But sometimes, a stern approach is clearly necessary, Dr. Healy said. He told the story of a “superstar” surgeon who, according to the head operating room nurse, was telling offensive jokes in the OR, making his colleagues uncomfortable. Dr. Healy called the surgeon into his office and asked him whether this was true. When the answer was yes, he told him, “The surgical team is a family. As a family member, you cannot do this anymore because it really taints the entire family—and you professionally.”
Explore This IssueMarch 2016
Three months later, the nurse returned and said the situation had actually gotten worse. Dr. Healy told the surgeon that he had one month to get help or find another job. “He didn’t get help, and he had to leave—that was tough love,” Dr. Healy added. “I ask all of you to think about these issues. It may not be somebody telling offensive jokes. It may be something else. But you’ve got to deal with aberrant behavior. You must offer to get these people help, but you’ve got to be tough at the end of the day, because it reflects on the whole department and the profession.”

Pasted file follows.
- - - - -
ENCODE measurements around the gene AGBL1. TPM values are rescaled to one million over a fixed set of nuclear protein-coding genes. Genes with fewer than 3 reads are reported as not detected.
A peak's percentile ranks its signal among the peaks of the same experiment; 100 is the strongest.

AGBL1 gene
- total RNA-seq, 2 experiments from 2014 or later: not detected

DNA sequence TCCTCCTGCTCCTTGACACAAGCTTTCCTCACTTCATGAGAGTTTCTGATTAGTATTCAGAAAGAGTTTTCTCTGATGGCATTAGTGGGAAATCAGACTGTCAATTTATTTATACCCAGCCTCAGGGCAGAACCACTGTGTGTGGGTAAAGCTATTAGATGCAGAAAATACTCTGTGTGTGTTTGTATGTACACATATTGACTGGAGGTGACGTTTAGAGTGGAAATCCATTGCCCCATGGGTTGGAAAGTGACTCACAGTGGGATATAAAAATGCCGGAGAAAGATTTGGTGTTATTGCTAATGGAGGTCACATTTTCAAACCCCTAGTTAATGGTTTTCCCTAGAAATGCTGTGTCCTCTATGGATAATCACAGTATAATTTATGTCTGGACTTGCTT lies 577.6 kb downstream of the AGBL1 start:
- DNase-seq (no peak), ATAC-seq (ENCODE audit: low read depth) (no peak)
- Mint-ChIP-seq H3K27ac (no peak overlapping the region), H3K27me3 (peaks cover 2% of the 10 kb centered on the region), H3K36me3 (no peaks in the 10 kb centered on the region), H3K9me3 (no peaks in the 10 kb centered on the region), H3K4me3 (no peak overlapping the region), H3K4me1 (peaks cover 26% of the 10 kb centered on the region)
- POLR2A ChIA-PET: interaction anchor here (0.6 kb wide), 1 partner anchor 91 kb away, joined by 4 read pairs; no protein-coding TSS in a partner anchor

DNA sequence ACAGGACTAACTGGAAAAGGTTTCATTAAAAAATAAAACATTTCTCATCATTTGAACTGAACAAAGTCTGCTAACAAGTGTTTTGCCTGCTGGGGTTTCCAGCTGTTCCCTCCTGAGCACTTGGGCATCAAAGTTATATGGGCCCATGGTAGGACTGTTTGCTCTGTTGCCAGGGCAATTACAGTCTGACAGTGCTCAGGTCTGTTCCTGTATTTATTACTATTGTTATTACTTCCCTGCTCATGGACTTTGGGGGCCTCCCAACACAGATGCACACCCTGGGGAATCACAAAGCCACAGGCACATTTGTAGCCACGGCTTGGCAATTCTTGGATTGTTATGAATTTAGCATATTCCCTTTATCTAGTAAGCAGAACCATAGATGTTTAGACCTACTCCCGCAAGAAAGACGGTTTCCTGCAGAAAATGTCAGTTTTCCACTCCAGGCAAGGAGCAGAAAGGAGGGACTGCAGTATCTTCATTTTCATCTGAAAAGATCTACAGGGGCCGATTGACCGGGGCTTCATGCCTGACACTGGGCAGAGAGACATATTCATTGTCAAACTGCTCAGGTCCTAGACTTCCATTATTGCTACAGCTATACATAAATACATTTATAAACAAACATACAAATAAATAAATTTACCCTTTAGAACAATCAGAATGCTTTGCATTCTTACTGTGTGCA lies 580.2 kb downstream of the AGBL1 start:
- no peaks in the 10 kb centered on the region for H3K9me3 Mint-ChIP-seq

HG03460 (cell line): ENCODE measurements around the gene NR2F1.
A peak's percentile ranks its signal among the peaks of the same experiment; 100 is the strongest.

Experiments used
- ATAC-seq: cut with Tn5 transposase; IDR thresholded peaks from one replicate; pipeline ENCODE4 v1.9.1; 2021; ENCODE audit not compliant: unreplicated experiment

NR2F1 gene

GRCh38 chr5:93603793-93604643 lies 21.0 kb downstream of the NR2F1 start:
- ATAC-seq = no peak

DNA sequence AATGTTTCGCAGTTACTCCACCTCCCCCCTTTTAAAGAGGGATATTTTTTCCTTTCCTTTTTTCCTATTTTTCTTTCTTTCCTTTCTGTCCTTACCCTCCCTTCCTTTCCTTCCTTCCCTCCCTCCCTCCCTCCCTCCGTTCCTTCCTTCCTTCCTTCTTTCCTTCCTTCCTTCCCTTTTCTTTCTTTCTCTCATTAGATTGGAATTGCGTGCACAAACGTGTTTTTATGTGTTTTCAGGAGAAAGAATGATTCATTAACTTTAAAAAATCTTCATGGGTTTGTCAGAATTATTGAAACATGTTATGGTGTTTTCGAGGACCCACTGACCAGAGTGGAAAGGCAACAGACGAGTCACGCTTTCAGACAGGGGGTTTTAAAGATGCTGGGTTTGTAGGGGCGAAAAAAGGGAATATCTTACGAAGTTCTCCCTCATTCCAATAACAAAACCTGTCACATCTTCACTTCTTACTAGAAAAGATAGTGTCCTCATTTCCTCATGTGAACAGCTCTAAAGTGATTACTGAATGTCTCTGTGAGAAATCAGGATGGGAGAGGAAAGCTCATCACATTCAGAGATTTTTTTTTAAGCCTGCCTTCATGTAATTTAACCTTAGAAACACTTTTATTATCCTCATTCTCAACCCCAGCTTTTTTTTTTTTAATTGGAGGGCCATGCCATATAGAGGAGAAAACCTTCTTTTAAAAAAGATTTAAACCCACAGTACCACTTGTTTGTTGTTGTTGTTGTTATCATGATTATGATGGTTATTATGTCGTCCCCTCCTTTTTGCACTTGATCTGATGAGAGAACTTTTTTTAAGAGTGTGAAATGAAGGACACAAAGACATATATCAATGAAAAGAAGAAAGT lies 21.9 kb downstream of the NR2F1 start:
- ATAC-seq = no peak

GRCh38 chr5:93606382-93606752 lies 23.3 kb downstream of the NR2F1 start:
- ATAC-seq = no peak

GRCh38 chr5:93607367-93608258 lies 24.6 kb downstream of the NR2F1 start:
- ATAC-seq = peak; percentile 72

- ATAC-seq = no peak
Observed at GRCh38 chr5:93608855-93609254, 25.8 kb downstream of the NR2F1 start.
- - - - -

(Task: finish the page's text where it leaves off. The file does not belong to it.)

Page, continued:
Thomas Collins is a freelance medical writer based in Florida.